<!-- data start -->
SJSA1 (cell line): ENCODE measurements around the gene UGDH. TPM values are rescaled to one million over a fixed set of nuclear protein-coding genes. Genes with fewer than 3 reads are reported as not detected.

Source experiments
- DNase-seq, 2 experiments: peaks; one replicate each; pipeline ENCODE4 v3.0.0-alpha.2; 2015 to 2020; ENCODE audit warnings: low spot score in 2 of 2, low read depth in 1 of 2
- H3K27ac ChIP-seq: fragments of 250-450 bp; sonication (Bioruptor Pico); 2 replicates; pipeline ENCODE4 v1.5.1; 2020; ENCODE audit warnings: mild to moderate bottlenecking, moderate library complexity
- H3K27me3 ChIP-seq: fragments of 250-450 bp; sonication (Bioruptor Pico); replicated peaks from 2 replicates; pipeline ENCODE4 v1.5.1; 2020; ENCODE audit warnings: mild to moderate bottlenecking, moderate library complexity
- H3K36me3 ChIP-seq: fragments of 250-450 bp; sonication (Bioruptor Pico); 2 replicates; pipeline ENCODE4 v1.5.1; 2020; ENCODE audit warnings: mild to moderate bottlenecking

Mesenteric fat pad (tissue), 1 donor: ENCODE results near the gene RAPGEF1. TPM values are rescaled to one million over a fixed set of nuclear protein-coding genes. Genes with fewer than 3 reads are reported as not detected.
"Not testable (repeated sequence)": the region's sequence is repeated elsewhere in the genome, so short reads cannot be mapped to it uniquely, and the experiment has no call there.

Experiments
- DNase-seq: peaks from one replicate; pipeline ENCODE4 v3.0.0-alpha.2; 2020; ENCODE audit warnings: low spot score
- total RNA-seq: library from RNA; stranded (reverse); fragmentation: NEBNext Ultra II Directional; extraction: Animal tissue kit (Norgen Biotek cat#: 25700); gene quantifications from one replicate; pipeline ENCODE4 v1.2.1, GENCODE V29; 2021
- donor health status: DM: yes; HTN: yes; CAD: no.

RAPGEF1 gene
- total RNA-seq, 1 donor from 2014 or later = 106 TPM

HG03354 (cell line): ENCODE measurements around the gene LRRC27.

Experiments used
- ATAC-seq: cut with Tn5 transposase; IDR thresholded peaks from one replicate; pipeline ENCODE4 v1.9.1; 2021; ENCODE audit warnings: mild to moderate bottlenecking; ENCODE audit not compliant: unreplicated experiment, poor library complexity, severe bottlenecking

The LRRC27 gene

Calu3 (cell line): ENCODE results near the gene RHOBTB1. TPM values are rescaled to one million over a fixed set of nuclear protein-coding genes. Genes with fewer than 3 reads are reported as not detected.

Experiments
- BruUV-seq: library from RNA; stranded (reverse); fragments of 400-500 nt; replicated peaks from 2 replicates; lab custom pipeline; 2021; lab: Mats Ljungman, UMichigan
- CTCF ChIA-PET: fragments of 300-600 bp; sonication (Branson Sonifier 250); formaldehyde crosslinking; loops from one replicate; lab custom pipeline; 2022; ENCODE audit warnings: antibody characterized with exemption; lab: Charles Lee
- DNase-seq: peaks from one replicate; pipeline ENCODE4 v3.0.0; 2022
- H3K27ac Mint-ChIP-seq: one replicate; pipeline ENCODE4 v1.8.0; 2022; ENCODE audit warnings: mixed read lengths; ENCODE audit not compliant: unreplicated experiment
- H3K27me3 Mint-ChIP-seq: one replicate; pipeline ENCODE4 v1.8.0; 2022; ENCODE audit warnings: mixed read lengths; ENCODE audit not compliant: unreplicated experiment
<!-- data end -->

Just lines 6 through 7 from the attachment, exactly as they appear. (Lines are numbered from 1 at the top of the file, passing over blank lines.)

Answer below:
- H3K36me3 ChIP-seq: fragments of 250-450 bp; sonication (Bioruptor Pico); 2 replicates; pipeline ENCODE4 v1.5.1; 2020; ENCODE audit warnings: mild to moderate bottlenecking

Mesenteric fat pad (tissue), 1 donor: ENCODE results near the gene RAPGEF1. TPM values are rescaled to one million over a fixed set of nuclear protein-coding genes. Genes with fewer than 3 reads are reported as not detected.